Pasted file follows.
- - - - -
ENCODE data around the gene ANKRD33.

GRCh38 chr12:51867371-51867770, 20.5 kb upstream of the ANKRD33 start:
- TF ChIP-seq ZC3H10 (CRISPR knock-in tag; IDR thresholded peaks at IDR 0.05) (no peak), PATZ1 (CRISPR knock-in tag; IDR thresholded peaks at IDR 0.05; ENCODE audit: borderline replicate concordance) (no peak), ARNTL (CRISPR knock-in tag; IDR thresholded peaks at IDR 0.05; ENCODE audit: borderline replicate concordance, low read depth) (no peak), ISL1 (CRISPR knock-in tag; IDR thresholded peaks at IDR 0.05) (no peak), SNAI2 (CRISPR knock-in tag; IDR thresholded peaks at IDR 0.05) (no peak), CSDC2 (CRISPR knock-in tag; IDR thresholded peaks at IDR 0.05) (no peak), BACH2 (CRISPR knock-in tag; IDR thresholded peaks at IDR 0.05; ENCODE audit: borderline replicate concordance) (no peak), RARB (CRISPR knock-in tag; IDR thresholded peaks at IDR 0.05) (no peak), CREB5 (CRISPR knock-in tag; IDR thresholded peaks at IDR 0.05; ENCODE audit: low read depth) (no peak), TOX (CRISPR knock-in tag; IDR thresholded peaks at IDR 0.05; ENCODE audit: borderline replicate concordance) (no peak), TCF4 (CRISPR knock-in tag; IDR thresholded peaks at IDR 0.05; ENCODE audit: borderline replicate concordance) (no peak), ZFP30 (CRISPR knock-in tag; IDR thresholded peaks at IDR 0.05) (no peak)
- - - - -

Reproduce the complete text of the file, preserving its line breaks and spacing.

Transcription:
ENCODE data around the gene ANKRD33.

GRCh38 chr12:51867371-51867770, 20.5 kb upstream of the ANKRD33 start:
- TF ChIP-seq ZC3H10 (CRISPR knock-in tag; IDR thresholded peaks at IDR 0.05) (no peak), PATZ1 (CRISPR knock-in tag; IDR thresholded peaks at IDR 0.05; ENCODE audit: borderline replicate concordance) (no peak), ARNTL (CRISPR knock-in tag; IDR thresholded peaks at IDR 0.05; ENCODE audit: borderline replicate concordance, low read depth) (no peak), ISL1 (CRISPR knock-in tag; IDR thresholded peaks at IDR 0.05) (no peak), SNAI2 (CRISPR knock-in tag; IDR thresholded peaks at IDR 0.05) (no peak), CSDC2 (CRISPR knock-in tag; IDR thresholded peaks at IDR 0.05) (no peak), BACH2 (CRISPR knock-in tag; IDR thresholded peaks at IDR 0.05; ENCODE audit: borderline replicate concordance) (no peak), RARB (CRISPR knock-in tag; IDR thresholded peaks at IDR 0.05) (no peak), CREB5 (CRISPR knock-in tag; IDR thresholded peaks at IDR 0.05; ENCODE audit: low read depth) (no peak), TOX (CRISPR knock-in tag; IDR thresholded peaks at IDR 0.05; ENCODE audit: borderline replicate concordance) (no peak), TCF4 (CRISPR knock-in tag; IDR thresholded peaks at IDR 0.05; ENCODE audit: borderline replicate concordance) (no peak), ZFP30 (CRISPR knock-in tag; IDR thresholded peaks at IDR 0.05) (no peak)